Does A Witness To A Fatal Car Accident Have To Testify At The Preceding Lawsuit?

Car accidents are traumatic and complicated affairs. The troubles associated with car accidents linger long after the injuries have healed and the damages have been repaired. Most of the time, car accident happens so fast that the parties involved have no clear recollection of the events that transpired. Even if they can recall the facts leading to the accident, their statements may be tainted with bias. Involved parties have the tendency to distort the facts to exculpate them from liability or exaggerate details to increase their claims. Hence, the presence of objective witnesses play an important role in the resolution of car accident claims.

In civil suits arising from car accident claims, the plaintiff and defendant are the only indispensable parties. This means that the case can prosper even without the involvement of other personalities. Any other persons, including eyewitnesses are not required to be a party to the case. Eyewitnesses are not even obliged by law to testify in the trial of a case except if called upon by the court. Even in such cases, the witness may not be compelled to take the witness stand unless his testimony is absolutely necessary to the settlement of the case.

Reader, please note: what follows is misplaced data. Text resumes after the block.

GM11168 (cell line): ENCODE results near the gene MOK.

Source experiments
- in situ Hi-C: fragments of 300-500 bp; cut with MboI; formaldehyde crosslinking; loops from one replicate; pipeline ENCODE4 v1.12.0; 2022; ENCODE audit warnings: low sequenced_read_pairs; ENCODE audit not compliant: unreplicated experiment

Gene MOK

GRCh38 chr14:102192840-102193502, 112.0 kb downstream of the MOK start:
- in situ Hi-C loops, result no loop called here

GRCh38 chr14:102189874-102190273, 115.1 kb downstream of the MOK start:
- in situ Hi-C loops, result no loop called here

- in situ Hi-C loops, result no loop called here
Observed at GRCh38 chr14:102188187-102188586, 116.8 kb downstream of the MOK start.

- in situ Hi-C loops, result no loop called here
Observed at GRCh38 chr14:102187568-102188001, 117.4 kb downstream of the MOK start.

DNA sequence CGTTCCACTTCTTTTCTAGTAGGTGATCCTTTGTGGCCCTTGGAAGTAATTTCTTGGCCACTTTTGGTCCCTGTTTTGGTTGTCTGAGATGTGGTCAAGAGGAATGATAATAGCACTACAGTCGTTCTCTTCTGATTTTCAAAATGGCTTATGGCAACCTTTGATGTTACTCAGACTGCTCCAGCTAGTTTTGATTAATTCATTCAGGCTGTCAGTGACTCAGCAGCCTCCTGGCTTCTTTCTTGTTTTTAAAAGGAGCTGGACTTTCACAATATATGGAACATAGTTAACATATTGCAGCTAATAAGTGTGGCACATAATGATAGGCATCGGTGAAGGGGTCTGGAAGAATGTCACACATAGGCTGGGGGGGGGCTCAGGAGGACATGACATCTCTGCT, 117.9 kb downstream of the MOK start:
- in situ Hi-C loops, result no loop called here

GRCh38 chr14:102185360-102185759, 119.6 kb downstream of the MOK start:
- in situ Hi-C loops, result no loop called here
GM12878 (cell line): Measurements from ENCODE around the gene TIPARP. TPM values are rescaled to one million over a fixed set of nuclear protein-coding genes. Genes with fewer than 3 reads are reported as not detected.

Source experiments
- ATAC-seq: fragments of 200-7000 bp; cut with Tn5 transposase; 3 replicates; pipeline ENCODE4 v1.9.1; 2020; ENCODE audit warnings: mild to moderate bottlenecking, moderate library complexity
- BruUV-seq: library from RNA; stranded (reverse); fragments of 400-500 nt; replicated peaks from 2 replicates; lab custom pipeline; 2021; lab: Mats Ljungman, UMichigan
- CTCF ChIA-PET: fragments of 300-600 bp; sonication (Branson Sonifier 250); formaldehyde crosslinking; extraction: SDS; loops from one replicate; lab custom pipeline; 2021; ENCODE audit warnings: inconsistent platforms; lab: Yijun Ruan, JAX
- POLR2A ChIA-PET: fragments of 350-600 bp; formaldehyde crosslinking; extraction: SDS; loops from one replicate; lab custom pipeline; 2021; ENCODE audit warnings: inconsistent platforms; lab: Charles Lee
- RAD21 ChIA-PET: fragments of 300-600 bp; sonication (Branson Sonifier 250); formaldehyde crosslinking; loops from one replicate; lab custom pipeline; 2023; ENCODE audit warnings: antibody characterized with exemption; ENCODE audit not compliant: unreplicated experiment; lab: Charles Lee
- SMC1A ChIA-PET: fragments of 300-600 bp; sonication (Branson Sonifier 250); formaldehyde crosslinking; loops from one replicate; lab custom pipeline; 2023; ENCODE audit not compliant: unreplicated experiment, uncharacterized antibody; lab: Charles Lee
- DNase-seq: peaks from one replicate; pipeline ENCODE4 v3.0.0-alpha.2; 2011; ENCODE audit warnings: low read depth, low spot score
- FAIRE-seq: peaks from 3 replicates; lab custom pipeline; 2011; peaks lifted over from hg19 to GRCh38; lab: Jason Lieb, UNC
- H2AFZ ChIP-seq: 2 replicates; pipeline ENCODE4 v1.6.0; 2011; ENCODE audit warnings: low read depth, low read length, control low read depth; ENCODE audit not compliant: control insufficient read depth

Moreover, federal law provides several exemptions for issuing subpoenas to testify in court. An example would be when the witness is residing abroad or far from the venue of the court. If the witness is out of reach, a written interrogatory or deposition can be issued to obtain his/her testimonies instead.

If an eyewitness is summoned to testify, he has the lawful responsibility to appear before the proper court. A witness who fails to appear despite receipt of summons can be cited in contempt and arrested. In real life however, it is the duty of the parties, either the plaintiff or defendant, to locate witnesses and convince them to appear in court. This is based on the consideration that the statement of the witnesses will benefit the parties themselves; hence it is incumbent upon them to persuade the witnesses to testify. Only when they have exhausted all efforts to sway the witnesses to attend can they seek the assistance of the court through issuance of a summons. The court is generally reluctant to summon witnesses especially if there are sufficient documents to decide the case.

The summons will state the date and time of the hearing and the person served with such must appear in court. At the trial, the witness will be made to swear or affirm that he will tell nothing but the truth. This duty extends to oral as well as written statements. If the witness violates this solemn oath and misleads the court with false or erroneous statements, he will be charged with perjury. The rights of the witness are protected while testifying. The opposing counsel cannot harass him by asking insulting or irrelevant questions.

In car accident litigations, the statements of witnesses can be the difference between a finding of guilt or innocence. The declarations of a disinterested eyewitness are given much weight by the court. His lack of interest in the outcome of the case makes them more believable compared to the parties who have a lot at stake.

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